For the past few weeks, Barbara-jo has been soaking up the culinary culture of Paris with all the eagerness of a dipped croissant. In her absence, I’ve been prevailed upon to co-host the latest rendition of the shop’s Wednesday night book club. What follows is the first of several reports from the not-so-lonely perspective of a well-fed book club captain.
Apart from some impressive experience as a lifelong eater – and a few vague literary credentials – my qualifications for leadership in a culinary book club are somewhat murky. Fortunately, my adept partners are Glenys Morgan and Mark “May I Offer You More Wine?” Holmes. The stovetop equivalent of the Marx Brothers at their best, they can trade quips while operating on all six burners. How can you get any luckier? The class is a welcome mix of old and new friends who enjoy nudging me over the rough spots with their honest appreciation of books, food and good conversation.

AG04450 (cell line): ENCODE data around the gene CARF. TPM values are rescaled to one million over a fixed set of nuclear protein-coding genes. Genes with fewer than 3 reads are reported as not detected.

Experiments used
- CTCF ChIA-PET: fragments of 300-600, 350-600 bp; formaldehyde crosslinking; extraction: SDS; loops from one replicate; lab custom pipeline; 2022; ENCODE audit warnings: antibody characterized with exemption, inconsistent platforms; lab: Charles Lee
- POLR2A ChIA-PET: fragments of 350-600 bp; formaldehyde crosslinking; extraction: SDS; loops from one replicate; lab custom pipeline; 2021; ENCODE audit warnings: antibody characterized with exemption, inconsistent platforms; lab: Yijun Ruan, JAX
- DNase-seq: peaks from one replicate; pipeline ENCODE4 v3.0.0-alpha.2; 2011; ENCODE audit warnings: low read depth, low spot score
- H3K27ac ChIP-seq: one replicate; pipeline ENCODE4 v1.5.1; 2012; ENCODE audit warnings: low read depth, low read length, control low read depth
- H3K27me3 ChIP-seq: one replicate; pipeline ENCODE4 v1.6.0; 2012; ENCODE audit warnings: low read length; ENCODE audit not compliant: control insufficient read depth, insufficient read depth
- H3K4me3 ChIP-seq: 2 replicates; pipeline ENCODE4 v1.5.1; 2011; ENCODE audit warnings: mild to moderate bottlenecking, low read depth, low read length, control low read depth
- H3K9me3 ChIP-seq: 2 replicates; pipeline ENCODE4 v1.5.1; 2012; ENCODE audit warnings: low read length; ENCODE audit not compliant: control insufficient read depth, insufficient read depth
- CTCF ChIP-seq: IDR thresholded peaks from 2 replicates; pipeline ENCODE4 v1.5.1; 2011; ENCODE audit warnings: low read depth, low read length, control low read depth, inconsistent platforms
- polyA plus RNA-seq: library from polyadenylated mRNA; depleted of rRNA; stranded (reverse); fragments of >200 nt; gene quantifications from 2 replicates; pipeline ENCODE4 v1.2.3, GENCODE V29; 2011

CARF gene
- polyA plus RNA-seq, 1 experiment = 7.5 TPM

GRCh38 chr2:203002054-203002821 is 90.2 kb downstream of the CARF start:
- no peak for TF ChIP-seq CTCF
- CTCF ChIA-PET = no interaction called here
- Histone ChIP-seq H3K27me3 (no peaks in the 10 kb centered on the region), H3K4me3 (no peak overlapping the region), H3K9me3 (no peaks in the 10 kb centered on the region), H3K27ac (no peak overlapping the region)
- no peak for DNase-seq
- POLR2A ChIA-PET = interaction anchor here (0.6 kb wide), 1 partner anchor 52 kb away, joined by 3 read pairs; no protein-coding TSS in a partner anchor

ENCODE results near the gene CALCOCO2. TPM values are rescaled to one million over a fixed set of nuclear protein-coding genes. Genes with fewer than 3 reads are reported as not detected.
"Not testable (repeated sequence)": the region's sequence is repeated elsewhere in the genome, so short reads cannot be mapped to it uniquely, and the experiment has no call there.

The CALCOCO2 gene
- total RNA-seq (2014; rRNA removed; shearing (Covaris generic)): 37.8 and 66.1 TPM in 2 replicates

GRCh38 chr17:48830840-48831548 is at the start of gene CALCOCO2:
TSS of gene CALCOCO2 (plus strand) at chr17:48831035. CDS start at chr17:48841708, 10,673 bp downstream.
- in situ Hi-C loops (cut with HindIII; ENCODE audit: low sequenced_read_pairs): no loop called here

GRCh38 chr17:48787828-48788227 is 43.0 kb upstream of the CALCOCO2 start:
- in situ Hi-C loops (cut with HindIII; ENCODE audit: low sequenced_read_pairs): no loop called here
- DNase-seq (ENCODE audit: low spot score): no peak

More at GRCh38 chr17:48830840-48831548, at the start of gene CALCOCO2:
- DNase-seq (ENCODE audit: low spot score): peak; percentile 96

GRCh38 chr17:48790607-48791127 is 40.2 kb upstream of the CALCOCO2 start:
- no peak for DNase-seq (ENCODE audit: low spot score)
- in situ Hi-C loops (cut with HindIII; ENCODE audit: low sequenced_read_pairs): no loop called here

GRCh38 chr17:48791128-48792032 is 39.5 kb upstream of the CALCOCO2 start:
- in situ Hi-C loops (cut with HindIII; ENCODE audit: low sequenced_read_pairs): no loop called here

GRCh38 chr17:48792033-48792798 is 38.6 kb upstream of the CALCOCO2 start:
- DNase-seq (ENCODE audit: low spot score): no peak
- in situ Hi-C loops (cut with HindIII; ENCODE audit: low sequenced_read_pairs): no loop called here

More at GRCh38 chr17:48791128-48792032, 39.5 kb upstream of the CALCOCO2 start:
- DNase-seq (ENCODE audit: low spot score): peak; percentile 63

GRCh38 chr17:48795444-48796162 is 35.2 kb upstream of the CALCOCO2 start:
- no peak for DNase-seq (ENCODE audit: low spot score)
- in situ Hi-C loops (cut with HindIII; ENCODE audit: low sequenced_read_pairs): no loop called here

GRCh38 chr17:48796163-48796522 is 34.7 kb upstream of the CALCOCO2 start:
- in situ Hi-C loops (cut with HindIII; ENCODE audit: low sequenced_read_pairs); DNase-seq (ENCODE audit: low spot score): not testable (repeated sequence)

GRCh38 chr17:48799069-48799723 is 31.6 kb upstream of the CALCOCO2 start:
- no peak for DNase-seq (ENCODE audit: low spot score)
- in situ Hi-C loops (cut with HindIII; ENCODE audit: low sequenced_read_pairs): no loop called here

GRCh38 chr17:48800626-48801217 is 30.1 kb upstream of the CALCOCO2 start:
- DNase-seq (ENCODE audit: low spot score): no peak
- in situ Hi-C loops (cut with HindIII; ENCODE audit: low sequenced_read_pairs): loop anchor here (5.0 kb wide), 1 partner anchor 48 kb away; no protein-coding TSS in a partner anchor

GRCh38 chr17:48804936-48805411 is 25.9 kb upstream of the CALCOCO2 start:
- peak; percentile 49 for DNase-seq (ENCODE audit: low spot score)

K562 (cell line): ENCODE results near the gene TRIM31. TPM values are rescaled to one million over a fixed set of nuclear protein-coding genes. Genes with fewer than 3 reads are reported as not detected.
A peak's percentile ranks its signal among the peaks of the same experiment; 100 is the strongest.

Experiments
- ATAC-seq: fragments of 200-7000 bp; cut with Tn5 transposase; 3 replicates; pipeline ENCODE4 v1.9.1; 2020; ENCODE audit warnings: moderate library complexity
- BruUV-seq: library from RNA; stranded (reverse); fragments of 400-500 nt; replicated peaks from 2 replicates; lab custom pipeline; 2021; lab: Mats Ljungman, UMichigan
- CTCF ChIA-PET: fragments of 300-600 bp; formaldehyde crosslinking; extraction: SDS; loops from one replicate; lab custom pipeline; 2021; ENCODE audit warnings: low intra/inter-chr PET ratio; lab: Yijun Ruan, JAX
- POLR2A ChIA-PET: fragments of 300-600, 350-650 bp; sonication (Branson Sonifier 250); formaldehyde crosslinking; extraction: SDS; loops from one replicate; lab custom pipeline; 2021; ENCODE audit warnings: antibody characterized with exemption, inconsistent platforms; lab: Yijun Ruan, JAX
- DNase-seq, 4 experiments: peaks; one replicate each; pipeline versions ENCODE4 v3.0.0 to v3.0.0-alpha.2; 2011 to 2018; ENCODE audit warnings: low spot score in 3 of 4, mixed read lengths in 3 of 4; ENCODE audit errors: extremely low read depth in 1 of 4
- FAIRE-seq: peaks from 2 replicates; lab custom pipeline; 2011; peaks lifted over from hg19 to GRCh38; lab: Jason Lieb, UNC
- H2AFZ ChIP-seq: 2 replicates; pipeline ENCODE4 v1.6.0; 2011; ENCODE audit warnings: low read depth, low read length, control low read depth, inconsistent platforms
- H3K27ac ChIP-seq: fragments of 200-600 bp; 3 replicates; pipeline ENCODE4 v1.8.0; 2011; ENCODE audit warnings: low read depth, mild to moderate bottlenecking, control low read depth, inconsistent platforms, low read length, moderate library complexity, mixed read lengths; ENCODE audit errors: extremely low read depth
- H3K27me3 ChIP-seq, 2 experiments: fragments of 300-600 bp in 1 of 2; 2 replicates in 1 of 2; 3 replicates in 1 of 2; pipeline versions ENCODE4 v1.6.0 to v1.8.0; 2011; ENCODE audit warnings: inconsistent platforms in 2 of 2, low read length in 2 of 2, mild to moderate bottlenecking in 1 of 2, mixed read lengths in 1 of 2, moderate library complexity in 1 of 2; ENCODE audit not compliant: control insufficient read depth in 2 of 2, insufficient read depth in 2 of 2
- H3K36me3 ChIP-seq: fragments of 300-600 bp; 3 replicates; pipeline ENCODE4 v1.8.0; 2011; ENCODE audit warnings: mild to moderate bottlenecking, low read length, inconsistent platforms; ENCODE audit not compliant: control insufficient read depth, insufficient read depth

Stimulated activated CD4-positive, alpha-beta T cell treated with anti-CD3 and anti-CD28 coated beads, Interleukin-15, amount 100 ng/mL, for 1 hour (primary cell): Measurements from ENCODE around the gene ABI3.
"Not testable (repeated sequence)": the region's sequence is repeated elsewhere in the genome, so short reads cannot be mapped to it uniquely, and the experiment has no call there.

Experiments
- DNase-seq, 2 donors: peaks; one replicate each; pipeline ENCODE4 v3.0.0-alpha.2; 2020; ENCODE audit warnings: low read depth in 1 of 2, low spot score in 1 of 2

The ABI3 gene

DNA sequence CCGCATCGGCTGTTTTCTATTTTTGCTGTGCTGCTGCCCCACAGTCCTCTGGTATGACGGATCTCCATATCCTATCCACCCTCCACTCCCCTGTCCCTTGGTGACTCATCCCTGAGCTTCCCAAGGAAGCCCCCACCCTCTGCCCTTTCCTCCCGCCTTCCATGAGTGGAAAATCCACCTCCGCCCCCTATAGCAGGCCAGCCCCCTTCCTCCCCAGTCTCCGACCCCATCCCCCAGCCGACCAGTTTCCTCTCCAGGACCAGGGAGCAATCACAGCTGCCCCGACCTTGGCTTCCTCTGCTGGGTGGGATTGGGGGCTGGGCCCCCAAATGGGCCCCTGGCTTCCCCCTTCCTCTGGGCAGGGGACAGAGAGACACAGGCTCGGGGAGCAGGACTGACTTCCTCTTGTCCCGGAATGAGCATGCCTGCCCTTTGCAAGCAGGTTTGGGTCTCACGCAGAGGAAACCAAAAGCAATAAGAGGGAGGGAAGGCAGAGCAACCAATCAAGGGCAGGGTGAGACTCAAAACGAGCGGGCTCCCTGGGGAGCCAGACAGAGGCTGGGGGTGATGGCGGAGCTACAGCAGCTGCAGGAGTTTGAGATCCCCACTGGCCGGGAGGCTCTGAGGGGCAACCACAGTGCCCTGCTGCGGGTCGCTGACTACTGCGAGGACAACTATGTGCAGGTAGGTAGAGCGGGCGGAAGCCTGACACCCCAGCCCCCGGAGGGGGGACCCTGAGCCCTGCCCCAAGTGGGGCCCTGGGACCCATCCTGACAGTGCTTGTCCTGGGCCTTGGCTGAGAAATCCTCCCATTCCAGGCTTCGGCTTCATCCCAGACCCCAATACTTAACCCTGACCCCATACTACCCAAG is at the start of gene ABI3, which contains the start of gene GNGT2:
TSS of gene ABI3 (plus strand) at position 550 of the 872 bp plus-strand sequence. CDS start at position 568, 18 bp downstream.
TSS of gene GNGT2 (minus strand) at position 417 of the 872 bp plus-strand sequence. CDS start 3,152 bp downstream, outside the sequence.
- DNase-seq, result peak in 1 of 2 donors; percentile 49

The first book – chosen in advance by Barbara-jo – is Jessica B. Harris’s High on the Hog: A Culinary Journey from Africa to America. A lively and informed work on the history and evolution of African-American cuisine; it sparked the kind of involved discussion that served to whet everyone’s appetite.
As always, Glenys is responsible for creating the evening’s sumptuous menu based on the culinary spirit of the book at hand. Her choices for our first class? An appetizer of Corn Fritters Indienne with Tomato Cumin Cream. This was followed by African Sweet Potato and Peanut Soup. (Made with the dark orange sweet potatoes that – as Glenys so adeptly pointed out – are often erroneously referred to as yams.) The main course? Shrimp and Andouille Jambalaya over Texas white rice. Our dessert? Buttermilk Ice-Cream and Molasses Cookies.
It was all the height of conviviality – topped off by an anecdote from Mark’s childhood involving his mother’s red high heels and a baby goat. But that’s another story.